Tuesday, April 30, 2013


May 26th will be the 100th anniversary of the birth of British actor Peter Cushing. A number of books and film magazine tributes are scheduled to be released in celebration of this. One of the first is PETER CUSHING: A LIFE IN FILM, written by David Miller and published by Titan Books.

This book is actually an updated version of THE PETER CUSHING COMPANION, written by Miller and published by Reynolds & Hearn in 2000. Both books have the same number of pages (192) and the chapters in each begin and end on the same page. The main text--dealing with the life of Peter Cushing--is the same.

What makes A LIFE IN FILM different is the layout and the addition of several more photos. A LIFE IN FILM also has two color photo sections (the original book had no color photos). The highlight of the new photos is a stunning full-page color still of Cushing in costume playing the role of Osric in Olivier's HAMLET. The new book also has a nice collage of Cushing pictures on both front and back endpapers. A LIFE IN FILM also features a new introduction and an afterword. The poignant foreword by Veronica Carlson (who co-starred with Cushing in two films) is carried over to the updated volume.

So...is A LIFE IN FILM worth buying? Well, if you are a major Cushing fan (and I don't think there are any "casual" Cushing fans), you probably already have THE PETER CUSHING COMPANION. If you have the earlier book I wouldn't say you need to get the new one...but I think A LIFE IN FILM is worth getting just for the picture quality alone.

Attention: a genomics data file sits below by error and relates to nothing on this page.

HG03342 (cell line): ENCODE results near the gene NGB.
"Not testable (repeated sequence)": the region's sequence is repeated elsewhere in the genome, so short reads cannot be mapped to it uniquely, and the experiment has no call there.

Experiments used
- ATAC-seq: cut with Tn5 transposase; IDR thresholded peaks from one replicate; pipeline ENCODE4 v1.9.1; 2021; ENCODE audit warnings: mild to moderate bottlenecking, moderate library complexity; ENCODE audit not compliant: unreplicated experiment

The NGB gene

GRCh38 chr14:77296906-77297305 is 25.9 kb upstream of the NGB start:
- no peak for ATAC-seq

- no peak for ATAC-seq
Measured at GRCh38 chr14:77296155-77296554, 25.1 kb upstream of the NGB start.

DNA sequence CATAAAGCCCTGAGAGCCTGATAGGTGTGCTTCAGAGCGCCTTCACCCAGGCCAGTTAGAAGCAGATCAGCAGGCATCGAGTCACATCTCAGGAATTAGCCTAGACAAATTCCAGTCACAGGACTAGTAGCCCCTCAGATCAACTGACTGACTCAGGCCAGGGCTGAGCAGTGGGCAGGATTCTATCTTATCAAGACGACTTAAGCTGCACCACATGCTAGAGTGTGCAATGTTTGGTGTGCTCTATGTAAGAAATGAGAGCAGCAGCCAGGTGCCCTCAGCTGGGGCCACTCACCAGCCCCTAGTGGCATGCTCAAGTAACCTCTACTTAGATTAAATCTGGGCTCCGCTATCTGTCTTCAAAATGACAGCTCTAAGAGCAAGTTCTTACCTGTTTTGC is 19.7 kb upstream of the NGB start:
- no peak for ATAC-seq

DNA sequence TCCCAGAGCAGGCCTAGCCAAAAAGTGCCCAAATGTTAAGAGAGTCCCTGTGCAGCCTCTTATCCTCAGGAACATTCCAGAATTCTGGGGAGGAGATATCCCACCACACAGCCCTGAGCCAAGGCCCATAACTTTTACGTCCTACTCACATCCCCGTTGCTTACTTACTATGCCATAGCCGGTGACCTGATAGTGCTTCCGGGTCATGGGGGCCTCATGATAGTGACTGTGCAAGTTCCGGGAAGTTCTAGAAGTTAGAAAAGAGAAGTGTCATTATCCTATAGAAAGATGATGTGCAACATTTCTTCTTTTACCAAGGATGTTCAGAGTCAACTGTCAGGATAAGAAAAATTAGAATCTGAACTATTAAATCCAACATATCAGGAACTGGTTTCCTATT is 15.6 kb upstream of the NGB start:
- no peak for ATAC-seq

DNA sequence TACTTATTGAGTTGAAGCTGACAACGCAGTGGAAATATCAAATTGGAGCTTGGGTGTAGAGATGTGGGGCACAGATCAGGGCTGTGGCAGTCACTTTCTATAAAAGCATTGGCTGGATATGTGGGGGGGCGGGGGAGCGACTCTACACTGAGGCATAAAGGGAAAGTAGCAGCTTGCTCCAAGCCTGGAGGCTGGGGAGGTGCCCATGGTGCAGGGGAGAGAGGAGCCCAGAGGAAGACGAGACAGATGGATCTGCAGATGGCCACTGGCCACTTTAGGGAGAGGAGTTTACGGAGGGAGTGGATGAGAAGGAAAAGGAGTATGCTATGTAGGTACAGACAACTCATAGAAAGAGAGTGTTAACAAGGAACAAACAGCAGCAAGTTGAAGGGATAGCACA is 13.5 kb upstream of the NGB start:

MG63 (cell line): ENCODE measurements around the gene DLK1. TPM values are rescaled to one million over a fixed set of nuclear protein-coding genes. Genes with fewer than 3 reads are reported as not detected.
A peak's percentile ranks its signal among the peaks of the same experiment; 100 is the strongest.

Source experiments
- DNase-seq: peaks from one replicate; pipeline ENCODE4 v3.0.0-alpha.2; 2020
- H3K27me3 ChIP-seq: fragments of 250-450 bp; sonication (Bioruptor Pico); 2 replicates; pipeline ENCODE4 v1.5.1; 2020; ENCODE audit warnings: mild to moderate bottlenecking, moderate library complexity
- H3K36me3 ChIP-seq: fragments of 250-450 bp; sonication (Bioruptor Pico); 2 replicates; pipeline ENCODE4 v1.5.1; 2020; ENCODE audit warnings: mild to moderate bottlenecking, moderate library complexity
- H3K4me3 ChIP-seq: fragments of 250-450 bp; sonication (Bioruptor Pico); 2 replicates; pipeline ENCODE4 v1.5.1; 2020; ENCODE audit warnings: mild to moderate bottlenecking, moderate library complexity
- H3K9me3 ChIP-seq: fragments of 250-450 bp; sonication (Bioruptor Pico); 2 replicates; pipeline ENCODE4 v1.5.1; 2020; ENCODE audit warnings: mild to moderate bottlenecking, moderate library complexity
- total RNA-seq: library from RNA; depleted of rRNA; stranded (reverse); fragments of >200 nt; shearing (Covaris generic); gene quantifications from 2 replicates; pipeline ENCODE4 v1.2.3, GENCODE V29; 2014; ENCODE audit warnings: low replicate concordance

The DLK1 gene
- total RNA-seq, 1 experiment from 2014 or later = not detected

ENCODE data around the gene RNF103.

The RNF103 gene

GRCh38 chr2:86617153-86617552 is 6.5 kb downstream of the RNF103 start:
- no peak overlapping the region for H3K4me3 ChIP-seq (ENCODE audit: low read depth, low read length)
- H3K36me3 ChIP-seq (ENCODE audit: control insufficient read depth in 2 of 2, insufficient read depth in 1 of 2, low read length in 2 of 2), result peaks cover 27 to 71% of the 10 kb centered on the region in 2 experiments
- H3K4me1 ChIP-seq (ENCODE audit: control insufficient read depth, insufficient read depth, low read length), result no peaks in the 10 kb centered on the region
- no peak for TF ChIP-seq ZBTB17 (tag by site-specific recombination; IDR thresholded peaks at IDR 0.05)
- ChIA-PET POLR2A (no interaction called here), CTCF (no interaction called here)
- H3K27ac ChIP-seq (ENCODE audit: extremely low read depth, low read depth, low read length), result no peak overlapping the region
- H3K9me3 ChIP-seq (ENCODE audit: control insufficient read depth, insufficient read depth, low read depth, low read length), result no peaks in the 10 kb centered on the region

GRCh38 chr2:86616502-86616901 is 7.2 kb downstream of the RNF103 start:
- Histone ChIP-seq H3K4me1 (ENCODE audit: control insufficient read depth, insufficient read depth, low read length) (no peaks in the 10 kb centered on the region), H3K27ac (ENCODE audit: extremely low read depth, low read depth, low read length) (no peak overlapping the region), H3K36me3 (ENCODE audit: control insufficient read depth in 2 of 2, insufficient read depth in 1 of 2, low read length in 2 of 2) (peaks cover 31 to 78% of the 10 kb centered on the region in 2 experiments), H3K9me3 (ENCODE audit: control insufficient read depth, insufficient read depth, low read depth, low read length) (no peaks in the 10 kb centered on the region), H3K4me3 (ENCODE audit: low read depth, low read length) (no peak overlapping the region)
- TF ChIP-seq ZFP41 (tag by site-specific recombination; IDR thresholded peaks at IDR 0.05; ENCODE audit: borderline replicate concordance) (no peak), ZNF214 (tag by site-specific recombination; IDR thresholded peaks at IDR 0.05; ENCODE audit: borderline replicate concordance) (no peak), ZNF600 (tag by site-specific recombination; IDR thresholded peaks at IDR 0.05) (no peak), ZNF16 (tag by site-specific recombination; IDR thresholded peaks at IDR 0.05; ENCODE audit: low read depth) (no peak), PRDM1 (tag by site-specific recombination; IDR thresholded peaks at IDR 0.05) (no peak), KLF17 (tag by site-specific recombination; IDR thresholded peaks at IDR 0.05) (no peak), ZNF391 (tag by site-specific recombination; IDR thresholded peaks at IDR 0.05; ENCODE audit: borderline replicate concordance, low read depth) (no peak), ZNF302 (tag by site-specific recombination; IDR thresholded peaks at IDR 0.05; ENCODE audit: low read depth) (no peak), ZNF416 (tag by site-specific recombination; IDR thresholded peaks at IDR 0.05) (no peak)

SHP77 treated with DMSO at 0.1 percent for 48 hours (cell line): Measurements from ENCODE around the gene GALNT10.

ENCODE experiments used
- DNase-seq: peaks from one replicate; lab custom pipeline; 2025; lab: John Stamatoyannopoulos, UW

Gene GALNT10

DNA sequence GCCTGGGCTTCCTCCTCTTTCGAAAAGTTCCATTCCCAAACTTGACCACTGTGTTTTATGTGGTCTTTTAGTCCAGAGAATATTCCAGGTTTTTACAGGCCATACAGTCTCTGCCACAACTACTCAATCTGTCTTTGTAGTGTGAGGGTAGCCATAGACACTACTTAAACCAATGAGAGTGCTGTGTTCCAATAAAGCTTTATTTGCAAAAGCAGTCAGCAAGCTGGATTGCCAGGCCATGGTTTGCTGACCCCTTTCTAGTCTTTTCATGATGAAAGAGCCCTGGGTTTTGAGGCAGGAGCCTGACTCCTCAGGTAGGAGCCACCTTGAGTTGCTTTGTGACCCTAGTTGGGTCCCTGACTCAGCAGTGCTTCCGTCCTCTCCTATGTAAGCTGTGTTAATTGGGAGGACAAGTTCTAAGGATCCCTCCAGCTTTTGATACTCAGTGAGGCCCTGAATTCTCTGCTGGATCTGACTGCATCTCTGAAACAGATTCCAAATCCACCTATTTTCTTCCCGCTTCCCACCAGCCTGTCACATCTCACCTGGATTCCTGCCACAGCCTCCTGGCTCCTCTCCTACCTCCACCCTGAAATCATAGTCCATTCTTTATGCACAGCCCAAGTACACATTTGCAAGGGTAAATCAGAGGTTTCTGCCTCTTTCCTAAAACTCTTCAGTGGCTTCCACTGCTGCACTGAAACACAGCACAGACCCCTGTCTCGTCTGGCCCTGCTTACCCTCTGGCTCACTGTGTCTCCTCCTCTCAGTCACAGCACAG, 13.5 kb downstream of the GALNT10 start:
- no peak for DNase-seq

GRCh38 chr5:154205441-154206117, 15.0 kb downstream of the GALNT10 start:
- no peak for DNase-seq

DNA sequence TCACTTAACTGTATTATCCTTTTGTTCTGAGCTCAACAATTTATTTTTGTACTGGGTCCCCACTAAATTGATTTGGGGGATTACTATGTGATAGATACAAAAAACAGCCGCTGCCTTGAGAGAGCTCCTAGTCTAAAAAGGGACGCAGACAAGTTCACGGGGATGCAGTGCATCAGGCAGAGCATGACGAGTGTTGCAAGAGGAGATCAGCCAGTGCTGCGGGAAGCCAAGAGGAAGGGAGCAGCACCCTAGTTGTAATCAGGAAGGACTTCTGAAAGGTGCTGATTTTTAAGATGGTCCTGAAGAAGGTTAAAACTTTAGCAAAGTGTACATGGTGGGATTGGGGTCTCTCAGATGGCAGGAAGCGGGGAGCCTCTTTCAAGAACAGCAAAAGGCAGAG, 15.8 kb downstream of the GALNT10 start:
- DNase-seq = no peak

If you do not own A PETER CUSHING COMPANION, and you are a fan of Peter Cushing's (or of British Gothic Horror Films), then A LIFE IN FILM is definitely a worthy purchase. Miller's biography of Cushing is one of the best volumes on the actor, along with Christopher Gullo's IN ALL SINCERITY, PETER CUSHING and Deborah Del Vecchio and Tom Johnson's PETER CUSHING: THE GENTLE MAN OF HORROR AND HIS 91 FILMS. It's ironic that Miller's work has been retitled A LIFE IN FILM--what made the biography stand out was it's extensive look at Cushing's stage and television career. When most writers mention Cushing, it is only in the context of his horror films.

Coming soon: a new edition of Peter Cushing's memoirs and Wayne Kinsey's THE PETER CUSHING SCRAPBOOK.

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